Monday, June 26, 2006

back to school

so i'm back in school. it had been 4 years since i had been in a class, but i finally made it to graduate school. school pretty much feels like it always did. it's weird to actually have to do something outside of work. aside from work you can pretty much let just about any activity slide and not feel too much ill effects. it's all good, though. at least now i get to walk around with a backpack and not feel like a goon. it's just like undergrad when walking around with a backpack makes you feel like you have a purpose. although, i must admit, after 4 years without one, i don't feel the same purposelessness when i am without a backpack.

one thing that has not changed at all is the textbooks. of course the editions have changed, so they can get you for more money every year, but the readability hasn't changed at all.they are lame as all get out. mind-wandering is inevitable. what would happen in the world if someone actually started writing textbooks that weren't completely dry and boring? i think it could be a revolution of knowledge. to paraphrase Jerry Seinfeld, "They can land a man on the moon, but they can't make a mildly interesting textbook?" what if there was a textbook that was a total page-turner?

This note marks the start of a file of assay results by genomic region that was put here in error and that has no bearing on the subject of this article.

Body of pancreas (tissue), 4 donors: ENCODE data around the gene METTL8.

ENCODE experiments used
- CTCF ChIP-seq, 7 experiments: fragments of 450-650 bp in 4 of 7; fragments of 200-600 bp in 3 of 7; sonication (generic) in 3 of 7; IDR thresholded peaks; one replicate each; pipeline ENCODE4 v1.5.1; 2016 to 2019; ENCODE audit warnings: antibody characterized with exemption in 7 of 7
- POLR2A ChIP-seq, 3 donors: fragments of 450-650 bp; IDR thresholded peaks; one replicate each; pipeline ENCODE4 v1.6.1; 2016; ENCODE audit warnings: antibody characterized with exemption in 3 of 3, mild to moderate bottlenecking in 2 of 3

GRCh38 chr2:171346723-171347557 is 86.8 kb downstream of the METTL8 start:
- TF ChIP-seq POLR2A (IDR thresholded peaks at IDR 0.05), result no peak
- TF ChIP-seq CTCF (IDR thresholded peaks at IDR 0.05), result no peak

Person A:"You read the first couple chapters yet? How are they?

Person B: "Oh yeah, and then some, I can't put it down! This textbook is completely habit forming, I'm totally addicted. I'm enjoying it so much I'm afraid the surgeon general will soon discover that it is hazardous to my health."

People wonder why the United States has lost intellectual credibility, why Japan and Europe are passing us up in Math and Science, and I'm certain it's because of the textbooks. If we start making interesting textbooks we will sure turn the tide on declining learning among our youth.

(also posted @ )